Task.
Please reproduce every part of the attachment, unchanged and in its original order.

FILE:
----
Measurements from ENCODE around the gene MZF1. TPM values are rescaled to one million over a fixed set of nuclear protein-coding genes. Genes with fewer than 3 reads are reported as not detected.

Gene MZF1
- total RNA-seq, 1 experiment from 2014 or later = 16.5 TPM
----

Measurements from ENCODE around the gene MZF1. TPM values are rescaled to one million over a fixed set of nuclear protein-coding genes. Genes with fewer than 3 reads are reported as not detected.

Gene MZF1
- total RNA-seq, 1 experiment from 2014 or later = 16.5 TPM